“How will we know when he’s done?” Someone asked of Gregory, as he began to quietly shut the door.

                “He’ll let us know,” Gregory responded, not looking at anyone.  “He will be sure to let us know.”

                Inside the room, all was quiet, but for the soft breaths through the ventilator.  The room was darker, due to the bright morning sun, and the blind was pulled down over the window with only the dim, gloomy golden light from the bar behind David’s head.  He sat on the chair, hunched over, looking down at Mia’s hair, which was missing in some places due to nasty-looking scars.  She was young, probably only six or seven.  Or, maybe she was just small for her age.  David didn’t know.  He hunched down further, resting his arms on his knees, the big hands dwarfing his skinny calves.  He bent over until his chin rested on the top of the mattress, and he looked down his cheeks at the tip of the girl’s nose, which was the only part of her he could see from this angle.  He straightened again, and readjusted the closeness of the chair, and then bent completely over the back of the mattress, and rested his chin on the top half of her pillow, his nose nearly in her hair.  He was sure not to touch her.  That made him uncomfortable.  He waited for the river to pass by, for a window to open.  Mia. He thought.  Mia.  Mia Thompson, your name is Mia Elizabeth Thompson.  Not Amelia, just Mia.  Your hair is browny-blonde, and I think you have brown eyes.  Mia.  Mia.  He closed his eyes.  Mia.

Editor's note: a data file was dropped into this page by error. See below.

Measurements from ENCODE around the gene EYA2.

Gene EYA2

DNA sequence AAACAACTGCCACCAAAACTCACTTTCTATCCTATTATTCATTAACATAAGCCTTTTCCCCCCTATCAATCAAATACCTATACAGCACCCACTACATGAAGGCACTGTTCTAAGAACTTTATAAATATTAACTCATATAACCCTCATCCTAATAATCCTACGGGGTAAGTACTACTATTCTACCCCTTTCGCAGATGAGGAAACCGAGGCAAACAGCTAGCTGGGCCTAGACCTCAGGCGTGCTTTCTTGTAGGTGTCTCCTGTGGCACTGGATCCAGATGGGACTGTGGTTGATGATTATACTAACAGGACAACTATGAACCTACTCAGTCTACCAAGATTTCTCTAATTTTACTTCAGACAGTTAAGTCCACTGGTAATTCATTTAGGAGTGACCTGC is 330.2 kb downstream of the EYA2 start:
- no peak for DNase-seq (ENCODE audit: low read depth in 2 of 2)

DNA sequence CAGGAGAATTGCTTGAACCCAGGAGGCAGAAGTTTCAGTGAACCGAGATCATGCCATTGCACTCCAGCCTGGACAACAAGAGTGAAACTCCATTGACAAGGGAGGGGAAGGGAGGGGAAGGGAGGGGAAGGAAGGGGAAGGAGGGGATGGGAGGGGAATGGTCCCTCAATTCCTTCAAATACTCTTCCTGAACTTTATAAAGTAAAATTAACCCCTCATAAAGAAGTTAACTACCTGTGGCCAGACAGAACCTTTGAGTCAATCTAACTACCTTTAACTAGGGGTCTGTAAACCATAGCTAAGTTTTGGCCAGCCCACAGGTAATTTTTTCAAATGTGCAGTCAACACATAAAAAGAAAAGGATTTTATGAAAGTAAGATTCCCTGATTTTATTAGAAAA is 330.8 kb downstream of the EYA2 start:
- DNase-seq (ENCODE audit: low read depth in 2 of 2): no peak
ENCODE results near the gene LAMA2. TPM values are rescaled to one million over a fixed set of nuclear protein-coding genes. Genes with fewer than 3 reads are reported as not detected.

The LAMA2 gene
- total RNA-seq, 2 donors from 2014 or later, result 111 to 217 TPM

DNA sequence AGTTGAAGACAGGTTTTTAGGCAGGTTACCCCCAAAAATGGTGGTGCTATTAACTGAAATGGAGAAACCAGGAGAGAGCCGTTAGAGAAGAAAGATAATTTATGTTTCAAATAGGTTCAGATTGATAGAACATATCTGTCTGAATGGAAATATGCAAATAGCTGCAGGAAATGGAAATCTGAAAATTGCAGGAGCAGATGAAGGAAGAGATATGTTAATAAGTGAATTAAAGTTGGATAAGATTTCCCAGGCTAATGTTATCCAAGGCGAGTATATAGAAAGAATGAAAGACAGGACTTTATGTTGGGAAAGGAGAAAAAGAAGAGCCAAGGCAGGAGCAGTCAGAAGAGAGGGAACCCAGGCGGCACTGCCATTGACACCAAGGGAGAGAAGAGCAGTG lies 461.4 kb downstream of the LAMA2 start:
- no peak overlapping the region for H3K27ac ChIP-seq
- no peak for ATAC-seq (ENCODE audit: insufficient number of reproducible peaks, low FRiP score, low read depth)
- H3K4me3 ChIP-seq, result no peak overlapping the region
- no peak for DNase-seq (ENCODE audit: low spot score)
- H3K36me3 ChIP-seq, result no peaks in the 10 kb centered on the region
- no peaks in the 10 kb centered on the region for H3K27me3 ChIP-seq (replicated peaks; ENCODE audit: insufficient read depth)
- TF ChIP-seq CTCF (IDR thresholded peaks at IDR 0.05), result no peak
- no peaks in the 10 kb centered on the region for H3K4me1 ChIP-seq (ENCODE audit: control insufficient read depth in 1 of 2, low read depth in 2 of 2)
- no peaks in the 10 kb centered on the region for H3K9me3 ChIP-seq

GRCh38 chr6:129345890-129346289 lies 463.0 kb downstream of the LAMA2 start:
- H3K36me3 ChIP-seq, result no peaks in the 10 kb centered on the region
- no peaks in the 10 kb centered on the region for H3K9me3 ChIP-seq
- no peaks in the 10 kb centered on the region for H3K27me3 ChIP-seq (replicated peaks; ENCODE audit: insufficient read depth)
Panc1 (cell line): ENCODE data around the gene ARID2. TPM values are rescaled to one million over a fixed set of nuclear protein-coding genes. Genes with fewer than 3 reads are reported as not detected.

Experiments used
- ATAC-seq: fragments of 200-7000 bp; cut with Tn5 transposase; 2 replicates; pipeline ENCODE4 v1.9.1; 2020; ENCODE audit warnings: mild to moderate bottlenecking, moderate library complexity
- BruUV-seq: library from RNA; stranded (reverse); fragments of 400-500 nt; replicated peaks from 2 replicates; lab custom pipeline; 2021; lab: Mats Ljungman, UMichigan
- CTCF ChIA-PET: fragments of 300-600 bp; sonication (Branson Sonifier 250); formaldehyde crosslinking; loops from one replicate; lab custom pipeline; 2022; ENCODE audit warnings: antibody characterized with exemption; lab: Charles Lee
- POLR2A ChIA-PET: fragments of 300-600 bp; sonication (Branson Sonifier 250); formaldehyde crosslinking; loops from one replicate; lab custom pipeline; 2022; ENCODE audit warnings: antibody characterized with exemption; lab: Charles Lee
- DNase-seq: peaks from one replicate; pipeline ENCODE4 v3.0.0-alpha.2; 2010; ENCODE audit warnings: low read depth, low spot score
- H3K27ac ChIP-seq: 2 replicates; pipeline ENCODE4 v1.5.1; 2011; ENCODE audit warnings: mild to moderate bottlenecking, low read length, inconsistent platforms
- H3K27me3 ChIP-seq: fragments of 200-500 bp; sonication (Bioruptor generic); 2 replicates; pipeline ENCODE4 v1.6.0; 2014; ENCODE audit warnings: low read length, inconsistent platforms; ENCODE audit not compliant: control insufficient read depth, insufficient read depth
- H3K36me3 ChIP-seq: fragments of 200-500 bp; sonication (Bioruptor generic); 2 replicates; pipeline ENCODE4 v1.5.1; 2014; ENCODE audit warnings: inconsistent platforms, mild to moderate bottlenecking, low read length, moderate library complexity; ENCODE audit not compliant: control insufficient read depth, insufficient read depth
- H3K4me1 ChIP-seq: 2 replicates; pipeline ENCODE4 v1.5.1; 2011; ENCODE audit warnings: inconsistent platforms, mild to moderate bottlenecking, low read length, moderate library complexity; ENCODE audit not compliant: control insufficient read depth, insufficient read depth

All at once, he leapt through the tear in the river and found himself standing knee-deep in water.  It was dark, all around.  He felt a slight breeze, a cool breeze, and the water lapped oddly at his ankles.  The smell of the ocean hung heavy in the air, and he had a faint notion of the moon, or some other bright white light, somewhere above his head.  A mist wrapped all around him, and it was hard to tell anything but the depth and temperature of the water.  The breeze blew more mist towards him, and then he saw another light, several feet out from where he was.  Deep down in the water.  He took a deep, slightly panicked breath.  The light was deep in the water, not very far out.  He would have to swim.  He would have to swim in the cool water, with the cool mist and the cool breeze.  He shivered.  Rubbing his arms with his hands, he braced himself for a plunge.  Licking his lips and tasting the salt, he tasted something else, something that came from his tongue: Mia.  Mia.  Mia.  Mia. Her name.  Breathing out slowly in a long oooh, he began to wade out until the water lapped at his ears, and then he dove.